In Europe tyre pressure monitoring has until recently been driven by the benefit to both the car owner and the environment. Under inflation of tyres is known to lead to additional tyre wear and reduction in fuel efficiency. The European Union has estimated that a 40kPa reduction in tyre pressure from the recommended level will result in a 2% increase in fuel consumption and a 25% decrease of tyre lifetime.
The European union has now brought in legislation that from 2014 will mean that all new cars are required to have TPMS as standard. This brings Europe in line with the US where the monitoring of tyre pressures has been a mandatory requirement since 2007, due to safety legislation introduced as part of the Transportation Recall Enhancement, Accountability and Documentation (TREAD) Act. All new passenger cars, light trucks and buses are required to have Tyre Pressure Monitoring Systems (TPMS), monitoring the tyre pressure and reporting back to the central control system that provides a warning when the tyre has deflated by 25% or more.
The specification in the regulations means that most systems are ‘direct’ sitting in the wheel measuring pressure directly. This is in contrast to many systems currently seen on European cars that are based on wheel speed differential termed ‘indirect’ and work off the antilock braking signals. The direct systems offer a challenge to sensor designers as they cannot be wired and need an in-wheel power source to drive the measurement and wireless transmission system.
The TPMS power requirements are only in the 10’s of micro-Watt range as the system powers down to a sleep state in-between the intermittent measure and transmit phase that only lasts milliseconds. Power is currently provided by lithium button cells that can in principle provide 7-10year lifetime given the low power requirements. In practice the extremes of temperature seen in automotive applications mean that the battery driven system becomes less reliable toward the end of its designed lifetime. This is a major concern to automotive manufacturers and the TPMS designers are looking at ways to supplement or replace the battery.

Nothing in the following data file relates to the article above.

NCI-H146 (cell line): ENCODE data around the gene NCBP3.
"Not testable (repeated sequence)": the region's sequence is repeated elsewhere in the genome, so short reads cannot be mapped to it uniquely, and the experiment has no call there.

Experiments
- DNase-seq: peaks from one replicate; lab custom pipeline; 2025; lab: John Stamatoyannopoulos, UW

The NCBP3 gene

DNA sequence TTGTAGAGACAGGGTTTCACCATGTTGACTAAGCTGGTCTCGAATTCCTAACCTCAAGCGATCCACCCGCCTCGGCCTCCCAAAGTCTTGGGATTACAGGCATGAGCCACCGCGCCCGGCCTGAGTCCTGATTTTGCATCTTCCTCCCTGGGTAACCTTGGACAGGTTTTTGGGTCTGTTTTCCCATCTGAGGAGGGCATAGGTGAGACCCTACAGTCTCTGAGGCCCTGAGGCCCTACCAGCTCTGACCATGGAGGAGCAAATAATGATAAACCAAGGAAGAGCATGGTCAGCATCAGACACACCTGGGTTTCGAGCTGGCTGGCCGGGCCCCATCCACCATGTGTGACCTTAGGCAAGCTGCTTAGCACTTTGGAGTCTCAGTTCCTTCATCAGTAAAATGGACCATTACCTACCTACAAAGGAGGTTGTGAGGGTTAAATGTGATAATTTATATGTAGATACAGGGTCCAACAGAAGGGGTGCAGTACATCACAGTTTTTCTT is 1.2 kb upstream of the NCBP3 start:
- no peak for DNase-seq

In addition to the battery lifetime issue the mandatory introduction of direct TPMS systems in the US has resulted in a significant environmental cost, this will be further exacerbated by the introduction of the systems in Europe. With 13million new cars being sold in the US each year and a similar number across western Europe there will be over 100million new batteries each year that will require disposal at the end of their lifetime.
Energy harvesting offers a solution to these problems. To-date most solutions have been based on inertial energy harvesters that scavenging energy from the vibration of the wheel. However most of these systems are aimed to top-up and extend the battery lifetime. Clockwork energy storage and harvesting offers a solution that can remove the battery completely.
Clockwork Energy Harvesting